Back to list

Detail of contribution

Auteur: Chiara CANTIANI

Co-Auteur(s): Maria Teresa GUASTI, Paolo PEREGO and Maria Luisa LORUSSO

Impaired inflectional morphology in children with dyslexia and SLI: Converging evidence from Event-Related Potentials and behavioral measures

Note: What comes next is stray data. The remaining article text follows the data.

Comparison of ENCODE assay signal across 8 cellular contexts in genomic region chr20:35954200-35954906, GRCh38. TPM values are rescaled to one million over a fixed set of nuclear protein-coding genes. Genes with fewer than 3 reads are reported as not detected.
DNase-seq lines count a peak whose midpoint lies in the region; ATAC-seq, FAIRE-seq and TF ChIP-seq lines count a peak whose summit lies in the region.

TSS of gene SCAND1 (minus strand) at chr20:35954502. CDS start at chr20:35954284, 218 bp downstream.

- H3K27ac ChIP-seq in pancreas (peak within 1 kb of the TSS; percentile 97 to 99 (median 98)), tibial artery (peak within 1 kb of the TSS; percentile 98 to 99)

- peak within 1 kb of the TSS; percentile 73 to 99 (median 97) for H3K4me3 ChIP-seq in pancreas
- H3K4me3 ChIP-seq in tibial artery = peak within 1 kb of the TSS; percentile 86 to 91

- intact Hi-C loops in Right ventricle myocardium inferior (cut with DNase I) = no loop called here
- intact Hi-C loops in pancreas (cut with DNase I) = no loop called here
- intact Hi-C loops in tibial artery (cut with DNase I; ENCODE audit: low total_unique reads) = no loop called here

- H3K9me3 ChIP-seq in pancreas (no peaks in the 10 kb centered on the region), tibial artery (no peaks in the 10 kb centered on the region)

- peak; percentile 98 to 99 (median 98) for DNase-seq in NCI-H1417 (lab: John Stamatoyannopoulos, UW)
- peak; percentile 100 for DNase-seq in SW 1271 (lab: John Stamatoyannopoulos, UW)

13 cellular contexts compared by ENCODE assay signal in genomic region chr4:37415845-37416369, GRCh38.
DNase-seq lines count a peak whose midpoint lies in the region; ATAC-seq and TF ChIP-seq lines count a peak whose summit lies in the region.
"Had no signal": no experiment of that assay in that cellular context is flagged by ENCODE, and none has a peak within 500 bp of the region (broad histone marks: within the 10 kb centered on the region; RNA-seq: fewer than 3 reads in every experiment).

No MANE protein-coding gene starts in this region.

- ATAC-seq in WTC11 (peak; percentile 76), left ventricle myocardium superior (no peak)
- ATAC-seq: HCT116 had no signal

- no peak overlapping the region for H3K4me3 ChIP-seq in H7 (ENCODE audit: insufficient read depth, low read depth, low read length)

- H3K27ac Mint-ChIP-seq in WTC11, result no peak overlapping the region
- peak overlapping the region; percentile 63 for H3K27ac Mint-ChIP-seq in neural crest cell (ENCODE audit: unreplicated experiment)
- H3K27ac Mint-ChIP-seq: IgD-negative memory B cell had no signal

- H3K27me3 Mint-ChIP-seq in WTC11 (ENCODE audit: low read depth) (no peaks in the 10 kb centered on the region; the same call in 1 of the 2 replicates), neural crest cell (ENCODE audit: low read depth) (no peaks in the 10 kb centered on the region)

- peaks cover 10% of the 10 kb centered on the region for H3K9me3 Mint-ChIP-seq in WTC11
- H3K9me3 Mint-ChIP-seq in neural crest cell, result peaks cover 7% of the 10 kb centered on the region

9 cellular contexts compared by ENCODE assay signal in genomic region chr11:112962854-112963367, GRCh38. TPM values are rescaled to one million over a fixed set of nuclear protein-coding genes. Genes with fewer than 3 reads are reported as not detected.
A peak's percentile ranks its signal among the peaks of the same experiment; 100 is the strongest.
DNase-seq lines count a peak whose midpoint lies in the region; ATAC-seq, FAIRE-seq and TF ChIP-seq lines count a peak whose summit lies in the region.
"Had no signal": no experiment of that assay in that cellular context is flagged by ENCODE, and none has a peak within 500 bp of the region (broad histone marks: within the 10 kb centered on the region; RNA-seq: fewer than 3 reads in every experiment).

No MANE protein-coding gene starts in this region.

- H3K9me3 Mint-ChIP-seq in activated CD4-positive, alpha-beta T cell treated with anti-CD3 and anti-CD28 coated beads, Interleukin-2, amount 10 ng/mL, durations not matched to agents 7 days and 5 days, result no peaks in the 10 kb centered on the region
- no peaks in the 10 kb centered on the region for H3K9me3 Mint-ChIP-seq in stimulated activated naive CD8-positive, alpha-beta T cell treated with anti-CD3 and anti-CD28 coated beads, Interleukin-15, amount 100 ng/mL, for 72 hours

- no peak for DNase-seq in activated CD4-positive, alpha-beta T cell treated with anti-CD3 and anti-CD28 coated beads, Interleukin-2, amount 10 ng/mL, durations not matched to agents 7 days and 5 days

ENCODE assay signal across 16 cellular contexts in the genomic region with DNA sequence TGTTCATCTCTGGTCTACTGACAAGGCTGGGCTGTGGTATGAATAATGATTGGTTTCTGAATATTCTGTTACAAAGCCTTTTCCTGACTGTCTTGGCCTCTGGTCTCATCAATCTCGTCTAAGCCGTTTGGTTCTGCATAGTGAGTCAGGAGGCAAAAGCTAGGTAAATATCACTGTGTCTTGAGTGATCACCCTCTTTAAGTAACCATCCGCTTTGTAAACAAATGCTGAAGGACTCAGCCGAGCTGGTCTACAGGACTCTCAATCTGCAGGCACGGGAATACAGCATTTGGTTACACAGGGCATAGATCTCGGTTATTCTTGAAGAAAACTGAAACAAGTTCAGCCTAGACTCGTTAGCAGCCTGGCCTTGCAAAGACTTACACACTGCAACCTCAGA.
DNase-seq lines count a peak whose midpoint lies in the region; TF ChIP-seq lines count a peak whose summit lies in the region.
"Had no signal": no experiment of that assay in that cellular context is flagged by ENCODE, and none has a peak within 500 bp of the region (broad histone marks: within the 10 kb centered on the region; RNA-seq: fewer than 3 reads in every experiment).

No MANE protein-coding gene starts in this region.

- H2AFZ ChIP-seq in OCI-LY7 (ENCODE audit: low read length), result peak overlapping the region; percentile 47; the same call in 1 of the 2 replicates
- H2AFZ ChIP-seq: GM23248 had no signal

Abstract/Résumé: Based on the widely recognized overlap between Specific Language Impairment (SLI) and Developmental Dyslexia (DD) (e.g., Bishop & Snowling, 2004), the study of inflectional morphology in DD gains theoretical and clinical relevance. Recent studies focusing on children with DD-only revealed impaired inflectional morphology in this population as well, both in production (e.g., Altmann, et al. 2008) and in comprehension (e.g., Robertson & Joanisse, 2010). However, the direct comparison between DD children with (DD+SLI) and without SLI (DD-only) needs to be investigated. Event-related Potentials (ERPs), having the great advantage of providing on-line information about linguistic processing with an excellent temporal resolution, can provide complementary information to classical behavioral tasks. We investigated impaired inflectional morphology in a sample of Italian DD children with and without SLI by means of behavioral and electrophysiological measures. Thirty-two children with DD (16 with DD-only and 16 with DD+SLI) and 16 control children (aged 8-12) were tested with a behavioral linguistic battery requiring the production of nominal and verbal inflections using words and pseudo-words. In addition, sentences containing subject-verb agreement violations were auditorily presented and children were asked to judge the grammaticality of the sentences while ERPs time-locked to the critical morphemes were recorded. The behavioral results show a pervasive disorder involving both production and comprehension in DD+SLI children, and a deficit restricted to the production of pseudo‐words in DD‐only children. Qualitatively different patterns emerge at the electrophysiological level: whereas the control group shows the typical pattern associated to agreement violations (LAN+P600), the DD+SLI group shows only a non-significant Positivity, and the DD-Only group shows a broadly distributed Negativity, interpretable as a N400 component. Based on theoretical models of morphology (e.g., Ullman, 2001), we hypothesize that the strategy reflected in the N400 is related to the retrieval of the inflected forms as stored in the lexicon. This hypothesis, coherent with the behavioral result, highlights the peculiarity of the morphological impairment in DD.